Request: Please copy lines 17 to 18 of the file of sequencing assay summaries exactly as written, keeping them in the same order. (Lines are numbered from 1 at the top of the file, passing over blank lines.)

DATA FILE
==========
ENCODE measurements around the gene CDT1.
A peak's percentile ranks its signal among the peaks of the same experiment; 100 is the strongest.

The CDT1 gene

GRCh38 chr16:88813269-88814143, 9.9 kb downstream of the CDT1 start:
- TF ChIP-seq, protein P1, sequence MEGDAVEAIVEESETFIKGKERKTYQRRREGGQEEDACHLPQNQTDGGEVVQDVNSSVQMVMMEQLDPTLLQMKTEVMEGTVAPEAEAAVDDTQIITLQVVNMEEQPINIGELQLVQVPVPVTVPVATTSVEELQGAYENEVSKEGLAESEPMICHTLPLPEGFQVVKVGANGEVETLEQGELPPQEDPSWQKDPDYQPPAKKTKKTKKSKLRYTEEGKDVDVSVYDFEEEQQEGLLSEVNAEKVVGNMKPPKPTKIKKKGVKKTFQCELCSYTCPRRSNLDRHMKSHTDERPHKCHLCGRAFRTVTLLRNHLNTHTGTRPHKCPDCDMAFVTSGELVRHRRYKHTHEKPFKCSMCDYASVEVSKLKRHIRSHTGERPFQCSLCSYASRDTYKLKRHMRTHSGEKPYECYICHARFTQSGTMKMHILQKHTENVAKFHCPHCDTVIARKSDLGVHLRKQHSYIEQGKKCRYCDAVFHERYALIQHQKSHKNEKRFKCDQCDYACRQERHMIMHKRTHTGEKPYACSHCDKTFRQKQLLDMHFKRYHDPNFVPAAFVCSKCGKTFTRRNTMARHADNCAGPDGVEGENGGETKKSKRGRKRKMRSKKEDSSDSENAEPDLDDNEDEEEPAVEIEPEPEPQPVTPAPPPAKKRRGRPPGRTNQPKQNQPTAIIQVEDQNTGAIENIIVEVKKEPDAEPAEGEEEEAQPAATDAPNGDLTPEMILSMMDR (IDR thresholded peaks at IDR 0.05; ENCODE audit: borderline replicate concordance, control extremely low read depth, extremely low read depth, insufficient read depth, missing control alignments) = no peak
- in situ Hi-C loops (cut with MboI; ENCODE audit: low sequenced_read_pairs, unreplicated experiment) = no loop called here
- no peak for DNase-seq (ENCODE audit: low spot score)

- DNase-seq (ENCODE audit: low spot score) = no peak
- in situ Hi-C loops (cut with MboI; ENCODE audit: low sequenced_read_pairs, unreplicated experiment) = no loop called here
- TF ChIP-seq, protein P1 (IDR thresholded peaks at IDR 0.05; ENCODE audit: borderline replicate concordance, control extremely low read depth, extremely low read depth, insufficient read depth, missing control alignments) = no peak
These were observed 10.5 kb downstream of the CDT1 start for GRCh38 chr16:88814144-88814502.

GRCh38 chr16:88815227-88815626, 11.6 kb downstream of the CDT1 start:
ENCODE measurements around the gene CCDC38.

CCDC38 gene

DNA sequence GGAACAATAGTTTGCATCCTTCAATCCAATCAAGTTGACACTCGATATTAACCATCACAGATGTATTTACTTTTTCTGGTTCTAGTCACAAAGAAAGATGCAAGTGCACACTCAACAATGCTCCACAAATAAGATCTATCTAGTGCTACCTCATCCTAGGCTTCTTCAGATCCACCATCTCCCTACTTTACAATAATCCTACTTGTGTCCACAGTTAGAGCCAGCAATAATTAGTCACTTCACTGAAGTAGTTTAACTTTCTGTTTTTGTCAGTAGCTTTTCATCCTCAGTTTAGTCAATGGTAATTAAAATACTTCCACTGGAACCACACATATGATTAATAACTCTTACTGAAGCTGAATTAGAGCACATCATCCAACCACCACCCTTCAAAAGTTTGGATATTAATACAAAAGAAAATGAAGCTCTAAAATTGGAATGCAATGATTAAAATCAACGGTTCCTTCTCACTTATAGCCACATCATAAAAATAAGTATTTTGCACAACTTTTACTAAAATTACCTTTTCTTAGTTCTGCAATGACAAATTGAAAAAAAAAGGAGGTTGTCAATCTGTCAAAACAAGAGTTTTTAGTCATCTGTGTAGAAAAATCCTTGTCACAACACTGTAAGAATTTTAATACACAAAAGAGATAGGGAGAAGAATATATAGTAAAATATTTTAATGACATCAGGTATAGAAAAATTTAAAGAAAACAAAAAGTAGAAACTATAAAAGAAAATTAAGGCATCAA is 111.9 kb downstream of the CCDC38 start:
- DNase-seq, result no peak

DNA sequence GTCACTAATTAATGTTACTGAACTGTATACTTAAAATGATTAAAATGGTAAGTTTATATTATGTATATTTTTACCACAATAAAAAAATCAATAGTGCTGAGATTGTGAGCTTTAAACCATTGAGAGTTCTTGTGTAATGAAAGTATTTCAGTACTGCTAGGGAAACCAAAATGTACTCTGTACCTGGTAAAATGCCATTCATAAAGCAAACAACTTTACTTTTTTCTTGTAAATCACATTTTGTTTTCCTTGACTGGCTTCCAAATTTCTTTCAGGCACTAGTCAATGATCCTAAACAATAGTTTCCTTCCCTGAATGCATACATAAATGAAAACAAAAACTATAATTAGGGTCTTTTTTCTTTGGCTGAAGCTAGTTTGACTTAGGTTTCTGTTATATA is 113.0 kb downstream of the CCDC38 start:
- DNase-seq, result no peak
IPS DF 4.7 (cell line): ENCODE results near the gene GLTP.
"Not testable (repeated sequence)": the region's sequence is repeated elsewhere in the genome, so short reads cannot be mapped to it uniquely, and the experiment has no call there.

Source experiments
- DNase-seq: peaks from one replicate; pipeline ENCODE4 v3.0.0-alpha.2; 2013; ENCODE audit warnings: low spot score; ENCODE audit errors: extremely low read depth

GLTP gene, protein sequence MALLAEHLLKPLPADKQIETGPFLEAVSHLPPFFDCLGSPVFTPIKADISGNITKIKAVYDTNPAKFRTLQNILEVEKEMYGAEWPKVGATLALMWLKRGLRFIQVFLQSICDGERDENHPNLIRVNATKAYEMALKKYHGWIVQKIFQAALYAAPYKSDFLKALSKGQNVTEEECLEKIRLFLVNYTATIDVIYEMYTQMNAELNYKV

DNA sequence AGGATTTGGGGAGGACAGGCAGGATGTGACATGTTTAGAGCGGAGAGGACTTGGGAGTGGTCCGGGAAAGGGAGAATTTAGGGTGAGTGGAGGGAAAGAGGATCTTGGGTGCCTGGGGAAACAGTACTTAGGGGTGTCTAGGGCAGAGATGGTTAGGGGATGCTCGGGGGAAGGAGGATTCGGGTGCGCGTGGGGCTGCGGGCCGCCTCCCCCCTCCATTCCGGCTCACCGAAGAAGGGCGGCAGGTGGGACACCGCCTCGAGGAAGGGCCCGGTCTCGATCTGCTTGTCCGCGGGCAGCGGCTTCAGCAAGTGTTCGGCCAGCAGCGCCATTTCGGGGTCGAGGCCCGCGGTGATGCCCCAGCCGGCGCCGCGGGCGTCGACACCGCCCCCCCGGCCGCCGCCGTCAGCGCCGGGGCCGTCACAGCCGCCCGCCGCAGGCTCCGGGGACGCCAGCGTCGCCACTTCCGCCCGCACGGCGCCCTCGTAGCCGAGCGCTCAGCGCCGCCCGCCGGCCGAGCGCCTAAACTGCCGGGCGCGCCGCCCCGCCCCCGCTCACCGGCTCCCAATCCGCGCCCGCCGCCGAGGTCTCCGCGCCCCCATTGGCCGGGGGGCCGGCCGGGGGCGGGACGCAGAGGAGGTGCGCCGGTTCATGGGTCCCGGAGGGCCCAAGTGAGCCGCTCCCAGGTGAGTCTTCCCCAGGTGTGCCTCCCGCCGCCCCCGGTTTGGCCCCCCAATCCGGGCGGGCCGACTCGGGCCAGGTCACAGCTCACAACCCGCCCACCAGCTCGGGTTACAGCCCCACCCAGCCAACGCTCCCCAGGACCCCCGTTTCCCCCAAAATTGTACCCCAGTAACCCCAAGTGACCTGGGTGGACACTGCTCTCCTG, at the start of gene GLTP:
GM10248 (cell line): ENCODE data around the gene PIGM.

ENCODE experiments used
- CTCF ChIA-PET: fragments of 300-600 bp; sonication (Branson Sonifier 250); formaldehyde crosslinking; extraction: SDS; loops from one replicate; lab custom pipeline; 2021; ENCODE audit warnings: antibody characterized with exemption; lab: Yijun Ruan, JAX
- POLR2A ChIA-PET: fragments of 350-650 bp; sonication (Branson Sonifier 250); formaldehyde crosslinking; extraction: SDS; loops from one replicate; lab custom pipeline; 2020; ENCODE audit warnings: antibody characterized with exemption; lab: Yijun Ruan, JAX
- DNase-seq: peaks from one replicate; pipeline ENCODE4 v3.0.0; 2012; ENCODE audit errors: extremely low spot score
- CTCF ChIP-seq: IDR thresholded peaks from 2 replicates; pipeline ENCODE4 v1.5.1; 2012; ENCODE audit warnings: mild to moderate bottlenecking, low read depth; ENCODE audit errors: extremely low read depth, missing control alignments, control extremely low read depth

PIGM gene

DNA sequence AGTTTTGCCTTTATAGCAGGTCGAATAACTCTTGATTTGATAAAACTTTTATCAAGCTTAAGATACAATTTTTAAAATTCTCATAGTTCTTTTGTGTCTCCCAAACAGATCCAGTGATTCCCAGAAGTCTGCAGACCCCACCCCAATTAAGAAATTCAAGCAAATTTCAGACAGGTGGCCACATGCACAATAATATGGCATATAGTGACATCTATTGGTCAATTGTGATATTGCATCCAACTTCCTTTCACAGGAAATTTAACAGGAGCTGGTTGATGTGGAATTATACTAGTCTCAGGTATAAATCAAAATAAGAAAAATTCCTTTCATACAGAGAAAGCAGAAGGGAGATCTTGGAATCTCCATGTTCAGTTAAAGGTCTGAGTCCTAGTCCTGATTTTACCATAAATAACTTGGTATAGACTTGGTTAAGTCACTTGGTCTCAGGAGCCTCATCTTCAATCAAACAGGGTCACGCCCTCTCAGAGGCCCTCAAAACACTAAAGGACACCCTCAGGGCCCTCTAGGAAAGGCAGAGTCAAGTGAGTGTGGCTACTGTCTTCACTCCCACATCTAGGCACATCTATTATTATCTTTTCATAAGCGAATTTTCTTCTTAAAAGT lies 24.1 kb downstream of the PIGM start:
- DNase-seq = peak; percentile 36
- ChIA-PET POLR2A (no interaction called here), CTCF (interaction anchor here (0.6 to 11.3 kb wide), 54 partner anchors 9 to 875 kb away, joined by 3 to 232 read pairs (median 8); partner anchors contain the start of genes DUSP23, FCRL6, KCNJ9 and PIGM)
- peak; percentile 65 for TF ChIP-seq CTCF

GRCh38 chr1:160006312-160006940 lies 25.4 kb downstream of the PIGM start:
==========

DNA sequence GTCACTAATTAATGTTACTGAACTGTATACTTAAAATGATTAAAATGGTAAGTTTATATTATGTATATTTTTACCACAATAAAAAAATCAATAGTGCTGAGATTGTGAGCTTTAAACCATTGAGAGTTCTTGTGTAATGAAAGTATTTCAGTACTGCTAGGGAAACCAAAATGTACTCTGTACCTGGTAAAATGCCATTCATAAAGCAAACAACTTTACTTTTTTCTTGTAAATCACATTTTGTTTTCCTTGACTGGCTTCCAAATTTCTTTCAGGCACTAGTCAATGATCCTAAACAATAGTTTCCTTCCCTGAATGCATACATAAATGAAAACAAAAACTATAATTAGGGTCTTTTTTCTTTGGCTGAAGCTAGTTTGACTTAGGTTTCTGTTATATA is 113.0 kb downstream of the CCDC38 start:
- DNase-seq, result no peak